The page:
Poster: Group norms, personal priorities and temporal fidelity (SPSP 2013, SSSP 2013)

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Information about Poster: Group norms, personal priorities and temporal fidelity (SPSP...
Education

Published on February 17, 2014

Author: chrismartin76

Source: slideshare.net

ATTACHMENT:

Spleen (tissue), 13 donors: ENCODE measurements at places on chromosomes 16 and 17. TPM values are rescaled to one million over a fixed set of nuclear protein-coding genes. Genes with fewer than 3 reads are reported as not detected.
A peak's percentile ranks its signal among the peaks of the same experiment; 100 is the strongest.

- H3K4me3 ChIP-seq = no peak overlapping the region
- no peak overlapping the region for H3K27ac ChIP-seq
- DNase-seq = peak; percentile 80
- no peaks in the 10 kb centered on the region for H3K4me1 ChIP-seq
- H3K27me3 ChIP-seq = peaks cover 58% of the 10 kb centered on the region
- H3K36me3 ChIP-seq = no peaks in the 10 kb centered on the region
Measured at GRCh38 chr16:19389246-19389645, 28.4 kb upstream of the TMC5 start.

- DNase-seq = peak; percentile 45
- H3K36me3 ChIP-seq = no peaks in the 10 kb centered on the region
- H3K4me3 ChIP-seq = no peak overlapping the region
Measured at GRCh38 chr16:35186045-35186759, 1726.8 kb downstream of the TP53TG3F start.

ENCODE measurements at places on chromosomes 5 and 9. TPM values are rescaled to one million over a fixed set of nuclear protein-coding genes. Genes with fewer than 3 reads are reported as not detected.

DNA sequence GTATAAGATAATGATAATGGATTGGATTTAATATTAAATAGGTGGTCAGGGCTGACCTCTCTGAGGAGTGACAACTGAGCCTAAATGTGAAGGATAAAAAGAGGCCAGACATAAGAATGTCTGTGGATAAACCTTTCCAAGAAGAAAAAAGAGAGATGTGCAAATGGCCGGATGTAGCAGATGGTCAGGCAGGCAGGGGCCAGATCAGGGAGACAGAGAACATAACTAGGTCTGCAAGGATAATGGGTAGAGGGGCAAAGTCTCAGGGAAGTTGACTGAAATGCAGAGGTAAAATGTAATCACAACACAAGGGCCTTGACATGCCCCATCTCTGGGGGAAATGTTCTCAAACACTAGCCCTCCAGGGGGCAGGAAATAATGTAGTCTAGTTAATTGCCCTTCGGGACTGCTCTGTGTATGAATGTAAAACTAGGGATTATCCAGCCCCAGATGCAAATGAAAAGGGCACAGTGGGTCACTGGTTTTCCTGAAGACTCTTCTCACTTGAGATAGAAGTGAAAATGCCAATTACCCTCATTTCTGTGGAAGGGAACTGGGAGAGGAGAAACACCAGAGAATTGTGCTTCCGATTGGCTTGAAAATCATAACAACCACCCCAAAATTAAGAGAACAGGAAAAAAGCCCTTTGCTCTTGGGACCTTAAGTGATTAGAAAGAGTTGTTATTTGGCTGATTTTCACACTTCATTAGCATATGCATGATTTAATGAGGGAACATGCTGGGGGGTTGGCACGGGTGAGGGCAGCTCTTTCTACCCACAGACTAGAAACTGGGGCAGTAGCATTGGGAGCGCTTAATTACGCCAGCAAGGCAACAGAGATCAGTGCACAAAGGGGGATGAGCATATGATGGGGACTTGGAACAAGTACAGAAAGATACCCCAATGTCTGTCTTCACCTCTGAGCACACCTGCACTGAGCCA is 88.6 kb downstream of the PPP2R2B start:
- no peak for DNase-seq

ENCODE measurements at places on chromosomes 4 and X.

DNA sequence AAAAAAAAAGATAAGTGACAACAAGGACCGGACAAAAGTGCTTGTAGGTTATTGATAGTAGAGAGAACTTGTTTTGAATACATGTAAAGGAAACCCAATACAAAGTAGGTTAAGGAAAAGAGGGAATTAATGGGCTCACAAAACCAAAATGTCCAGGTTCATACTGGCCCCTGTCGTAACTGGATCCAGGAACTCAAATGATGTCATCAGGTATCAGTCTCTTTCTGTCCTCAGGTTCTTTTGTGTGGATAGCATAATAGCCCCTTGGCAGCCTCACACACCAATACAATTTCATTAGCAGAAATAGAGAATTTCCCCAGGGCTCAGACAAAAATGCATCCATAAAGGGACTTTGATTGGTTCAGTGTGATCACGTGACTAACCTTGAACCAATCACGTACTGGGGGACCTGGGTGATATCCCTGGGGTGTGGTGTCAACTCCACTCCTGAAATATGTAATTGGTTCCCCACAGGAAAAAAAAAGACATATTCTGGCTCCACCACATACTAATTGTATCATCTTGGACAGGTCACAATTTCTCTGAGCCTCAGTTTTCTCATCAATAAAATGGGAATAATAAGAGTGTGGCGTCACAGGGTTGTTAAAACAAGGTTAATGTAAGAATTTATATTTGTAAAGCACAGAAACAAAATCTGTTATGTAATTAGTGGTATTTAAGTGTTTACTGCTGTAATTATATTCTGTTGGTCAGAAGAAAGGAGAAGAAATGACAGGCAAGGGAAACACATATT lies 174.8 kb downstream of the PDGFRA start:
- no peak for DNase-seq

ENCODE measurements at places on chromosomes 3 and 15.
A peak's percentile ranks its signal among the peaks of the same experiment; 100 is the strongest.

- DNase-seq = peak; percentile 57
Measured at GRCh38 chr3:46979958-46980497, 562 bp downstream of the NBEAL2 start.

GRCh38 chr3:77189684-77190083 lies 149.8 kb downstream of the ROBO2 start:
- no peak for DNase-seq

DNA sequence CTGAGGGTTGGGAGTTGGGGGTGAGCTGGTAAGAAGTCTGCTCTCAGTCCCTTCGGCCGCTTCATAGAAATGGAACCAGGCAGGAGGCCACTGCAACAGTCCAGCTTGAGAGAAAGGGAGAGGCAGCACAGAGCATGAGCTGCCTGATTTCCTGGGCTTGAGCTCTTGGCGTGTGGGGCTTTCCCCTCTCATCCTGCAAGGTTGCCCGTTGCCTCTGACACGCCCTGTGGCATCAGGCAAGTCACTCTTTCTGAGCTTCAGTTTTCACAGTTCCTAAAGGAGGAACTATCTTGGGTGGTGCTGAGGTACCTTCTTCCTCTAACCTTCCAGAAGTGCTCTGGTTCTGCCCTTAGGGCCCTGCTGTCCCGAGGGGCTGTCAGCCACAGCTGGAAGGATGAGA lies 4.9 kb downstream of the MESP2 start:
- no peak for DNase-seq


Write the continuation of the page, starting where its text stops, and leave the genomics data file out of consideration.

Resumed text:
Group Norms, Personal Priorities and Temporal Fidelity Aspects of Implicit–Explicit Motive Congruence and Implications for Well-Being Chris C. Martin, Amanda K. Fuller, & Todd M. Thrash Measuring Implicit-Explicit Congruence A total of 309 undergraduates, split across two samples, participated in a weekly diary study spanning eight weeks. ‣ Implicit–explicit congruence (consistency) varies across persons, but measuring congruence accurately is challenging. ‣ Currently, the accepted method is to model congruence normatively. A person is highly congruent, for instance, if his or her z score is +1 on implicit motivation and +1 on explicit motivation. ‣ However, normative measurement is arbitrary and subject to sampling variability. Moreover, this approach does not account for the unique personality structure of each individual. Relating Implicit–Explicit Motive Congruence to Well-Being ‣ People who are motivationally congruent Measures ‣ Implicit Motives: Measured using the MultiMotive Grid (MMG-S: Sokolowski, Schmalt, Langens, & Puca, 2000), a semi-projective measure. motivational statements from Sheldon, Elliot, Kim, and Kasser (2001) (e.g., "This week I have felt an impulse or desire to feel capable in what I do.”) ‣ Well-Being: Positive and Negative Affect Schedule (PANAS: Watson, Clark, & Tellegen, 1988); Satisfaction with life scale (SWLS; Diener, Emmons, Larsen, & Griffin (1985), Subjective vitality scale (Ryan & Fredrick, 2007); and Self-actualization scale (Sheldon et al., 2001). Computing Congruence Scores ‣ As a result, they should experience greater standardized, and the absolute difference of z scores was computed. For configural and temporal congruence, HLM residuals were used. ‣ The lack of consistency may arise from measurement problems. Better measurements may yield consistent results. Proposed Measurements Congruence measurement can be based on: 1. Personal Priorities (configural congruence): This method accounts for the relative strengths of internal motives. 2. Temporal Fidelity (temporal congruence): This method accounts for covariation of motivations over time. Incongruent Achievement Affiliation Power ‣ For normative congruence, scores were Diener, E., Emmons, R. A., Larsen, R. J., & Griffin, S. (1985). doi: 10.1207/s15327752jpa4901_13 Ryan, R. M., & Frederick, C. (1997). doi: 10.1111/j.14676494.1997.tb00326.x Sheldon, K. M., Elliot, A. J., Kim, Y., & Kasser, T. (2001). doi: 10.1037/00223514.80.2.325 Sokolowski, K., Schmalt, H.-D., Langens, T. A., & Puca, R. M. (2000). doi: 10.1207/S15327752JPA740109 Watson, D., Clark, L. A., & Tellegen, A. (1988). doi: 10.1037/00223514.54.6.1063 Incongruent Congruent Incongruent Congruent Ach Aff Pow Time Normative congruence was an inconsistent predictor of wellbeing. It predicted mean well-being in Sample 1, but not Sample 2. Normative congruence had low predictive validity. Thus, measuring congruence normatively may be suboptimal. The average participant was configurally incongruent, with much variance across participants. Configural congruence robustly predicted mean well-being and growth in well-being in both samples. Among people with high configural congruence, the highest amount of energy is devoted to the most satisfying pursuits. Thus, it may cause greater well-being. The average participant was temporally congruent in all domains, with little variance across participants. Temporal congruence consistently predicted lower well-being across both samples. Uniquely among the congruence types, it positively and robustly predicted NA. Excessive temporal congruence may indicate an inefficient, impulsive diffusion of effort, instead of consistent commitment to goals. Thus, it may cause greater ill-being. Time Explicit ‣ Latent growth curve models were used to References The average participant was incongruent, and congruence scores varied greatly across participants. Implicit Data Analysis examine the relationship of each type of congruence with the intercept and slope of individual well-being. Individual Differences Discussion Congruent ‣ Explicit Motives: Agree-disagree scales with should pursue explicit goals that are aligned with their internal appetitive structure. well-being . The literature tends to support this hypothesis, but results are mixed. Overall Personal Priorities (Configural) conscious (explicit) systems of motivation. Temporal Fidelity (Temporal) ‣ People have unconscious (implicit) and Results Explicit Methods Comparison to Group Norm (Normative) Introduction College of William and Mary, Williamsburg, VA Implicit Sample 1 Sample 2 Correlations Conclusion Mean Standardized Path Coefficients Slope (r) Mean Slope (β) Correlations Mean Standardized Path Coefficients Slope (r) Mean Slope (β) Normative PA The three types of congruence were distinct, and they played different roles in predicting well-being. Given the weakness of normative measurement, measuring configural and temporal congruence may be more useful in future research. .24** -.15 .15* -.24 .14 NA -.05 -.20 -.06 -.12 -.07 .17 -.07 .10 SWLS .24** .21 .20** .10 -.01 -.03 -.08 -.01 Vitality .23** .03 .16* -.07 .11 -.03 .31** -.03 .15† Self-actualization .31*** .03 .02 .08 .07 .04 Configural PA .53*** .38* .43*** .44* .74*** NA -.04 -.44* .07 -.35† -.09 .16 -.04 .26† SWLS .34*** .58*** .20* .56*** .58*** .02 .58*** -.04 Vitality .40*** .53* .30*** .51* .63*** .39** .43*** .39** .64*** Self-actualization .43*** .75*** .63*** .34* .63*** .33* Longitudinal PA -.36*** -.12 -.21** .03 -.16† NA .26** .30† .28** .18 .16† .32* .16† .38** SWLS -.34*** -.21 -.27*** .00 -.21* -.18 -.05 .19† Vitality -.29** -.29 -.18* -.11 -.15† -.16 -.21* -.16 -.16† Self-actualization -.21* .05 .02 -.09 .01 .00